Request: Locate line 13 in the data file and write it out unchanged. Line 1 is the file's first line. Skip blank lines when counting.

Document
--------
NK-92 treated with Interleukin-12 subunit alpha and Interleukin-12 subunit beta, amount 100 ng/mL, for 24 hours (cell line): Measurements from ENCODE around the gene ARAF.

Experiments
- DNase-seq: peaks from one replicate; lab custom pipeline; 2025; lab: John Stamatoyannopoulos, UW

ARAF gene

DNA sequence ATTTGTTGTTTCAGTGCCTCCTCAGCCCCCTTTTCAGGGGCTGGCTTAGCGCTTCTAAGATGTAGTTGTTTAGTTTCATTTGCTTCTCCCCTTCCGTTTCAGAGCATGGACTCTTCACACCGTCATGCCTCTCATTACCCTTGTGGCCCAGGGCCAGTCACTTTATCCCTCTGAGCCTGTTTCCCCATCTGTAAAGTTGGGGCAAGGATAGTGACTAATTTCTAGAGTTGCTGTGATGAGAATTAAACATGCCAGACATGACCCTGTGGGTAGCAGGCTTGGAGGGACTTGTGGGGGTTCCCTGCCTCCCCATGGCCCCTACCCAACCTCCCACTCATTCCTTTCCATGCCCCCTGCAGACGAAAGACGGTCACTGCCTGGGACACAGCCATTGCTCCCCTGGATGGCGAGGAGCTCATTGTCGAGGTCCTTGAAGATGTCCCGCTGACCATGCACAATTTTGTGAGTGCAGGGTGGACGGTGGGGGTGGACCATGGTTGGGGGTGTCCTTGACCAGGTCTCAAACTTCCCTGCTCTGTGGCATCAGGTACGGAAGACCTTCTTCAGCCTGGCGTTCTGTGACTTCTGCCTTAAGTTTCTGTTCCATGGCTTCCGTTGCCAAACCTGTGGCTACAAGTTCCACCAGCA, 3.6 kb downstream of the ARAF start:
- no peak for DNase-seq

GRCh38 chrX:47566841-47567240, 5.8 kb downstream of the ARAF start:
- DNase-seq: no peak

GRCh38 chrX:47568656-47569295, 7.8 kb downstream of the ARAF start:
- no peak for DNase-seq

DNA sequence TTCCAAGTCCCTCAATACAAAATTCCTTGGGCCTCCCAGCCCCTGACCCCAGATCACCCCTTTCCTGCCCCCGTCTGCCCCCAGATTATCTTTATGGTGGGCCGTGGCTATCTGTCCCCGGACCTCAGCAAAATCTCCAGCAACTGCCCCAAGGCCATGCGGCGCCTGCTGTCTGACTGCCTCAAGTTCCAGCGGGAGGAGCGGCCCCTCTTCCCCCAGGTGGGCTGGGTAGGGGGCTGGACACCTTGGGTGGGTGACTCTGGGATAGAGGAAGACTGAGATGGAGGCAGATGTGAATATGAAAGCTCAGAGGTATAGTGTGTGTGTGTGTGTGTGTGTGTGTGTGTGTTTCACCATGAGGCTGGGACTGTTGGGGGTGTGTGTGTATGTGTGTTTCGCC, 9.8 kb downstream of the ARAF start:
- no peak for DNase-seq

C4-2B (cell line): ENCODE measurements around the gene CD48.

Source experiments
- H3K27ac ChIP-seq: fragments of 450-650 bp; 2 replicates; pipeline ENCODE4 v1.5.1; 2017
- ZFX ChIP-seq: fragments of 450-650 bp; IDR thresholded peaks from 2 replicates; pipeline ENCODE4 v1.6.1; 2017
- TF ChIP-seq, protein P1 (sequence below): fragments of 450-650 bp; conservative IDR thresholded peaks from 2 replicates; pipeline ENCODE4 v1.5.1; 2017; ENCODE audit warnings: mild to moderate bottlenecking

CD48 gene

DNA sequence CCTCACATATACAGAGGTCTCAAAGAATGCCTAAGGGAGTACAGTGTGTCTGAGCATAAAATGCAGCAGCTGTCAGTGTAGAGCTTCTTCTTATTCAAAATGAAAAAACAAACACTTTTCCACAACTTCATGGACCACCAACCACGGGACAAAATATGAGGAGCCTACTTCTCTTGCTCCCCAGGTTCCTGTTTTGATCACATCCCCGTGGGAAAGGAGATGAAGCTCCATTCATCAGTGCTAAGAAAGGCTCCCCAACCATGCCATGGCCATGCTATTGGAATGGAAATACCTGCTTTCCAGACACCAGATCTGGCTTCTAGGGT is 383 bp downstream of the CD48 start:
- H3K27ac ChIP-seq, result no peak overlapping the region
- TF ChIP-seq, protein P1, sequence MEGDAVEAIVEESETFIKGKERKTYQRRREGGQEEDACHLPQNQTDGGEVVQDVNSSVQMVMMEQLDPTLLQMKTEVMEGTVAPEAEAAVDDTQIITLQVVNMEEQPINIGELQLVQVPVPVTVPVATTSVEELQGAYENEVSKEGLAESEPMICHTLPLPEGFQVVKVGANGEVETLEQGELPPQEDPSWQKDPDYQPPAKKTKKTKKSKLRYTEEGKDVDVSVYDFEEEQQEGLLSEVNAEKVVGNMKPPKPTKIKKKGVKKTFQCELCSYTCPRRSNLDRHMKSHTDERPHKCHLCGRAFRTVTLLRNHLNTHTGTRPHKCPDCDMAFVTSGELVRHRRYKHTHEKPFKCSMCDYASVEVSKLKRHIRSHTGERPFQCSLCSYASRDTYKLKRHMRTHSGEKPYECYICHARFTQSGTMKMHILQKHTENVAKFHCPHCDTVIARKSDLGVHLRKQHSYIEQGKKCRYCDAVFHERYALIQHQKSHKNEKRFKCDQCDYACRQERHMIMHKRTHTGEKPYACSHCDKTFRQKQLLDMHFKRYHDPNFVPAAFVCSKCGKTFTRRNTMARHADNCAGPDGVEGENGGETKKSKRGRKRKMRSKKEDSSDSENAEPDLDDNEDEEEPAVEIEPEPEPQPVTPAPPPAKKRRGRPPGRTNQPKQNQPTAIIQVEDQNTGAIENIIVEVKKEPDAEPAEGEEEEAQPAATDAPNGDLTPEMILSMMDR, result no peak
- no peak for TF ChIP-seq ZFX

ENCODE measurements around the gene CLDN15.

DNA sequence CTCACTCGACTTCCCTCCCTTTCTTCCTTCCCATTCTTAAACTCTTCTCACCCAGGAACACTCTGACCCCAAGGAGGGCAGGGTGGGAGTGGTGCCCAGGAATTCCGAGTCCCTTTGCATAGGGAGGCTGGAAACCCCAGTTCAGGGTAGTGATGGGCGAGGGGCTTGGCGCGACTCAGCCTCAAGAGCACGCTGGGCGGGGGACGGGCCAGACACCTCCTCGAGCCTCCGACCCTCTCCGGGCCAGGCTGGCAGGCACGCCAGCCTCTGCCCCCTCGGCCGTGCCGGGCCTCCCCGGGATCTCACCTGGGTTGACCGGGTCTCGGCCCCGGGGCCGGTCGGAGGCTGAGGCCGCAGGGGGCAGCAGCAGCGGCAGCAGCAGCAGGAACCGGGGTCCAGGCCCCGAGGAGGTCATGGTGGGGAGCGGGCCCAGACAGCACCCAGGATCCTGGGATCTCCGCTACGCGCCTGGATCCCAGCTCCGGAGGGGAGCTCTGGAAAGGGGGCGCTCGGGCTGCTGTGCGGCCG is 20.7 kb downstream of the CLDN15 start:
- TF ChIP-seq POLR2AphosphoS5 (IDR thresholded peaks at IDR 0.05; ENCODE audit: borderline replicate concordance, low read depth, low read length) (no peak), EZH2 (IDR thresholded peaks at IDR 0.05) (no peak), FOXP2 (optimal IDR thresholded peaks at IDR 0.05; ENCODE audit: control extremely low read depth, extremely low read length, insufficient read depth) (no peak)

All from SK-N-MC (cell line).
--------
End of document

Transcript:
C4-2B (cell line): ENCODE measurements around the gene CD48.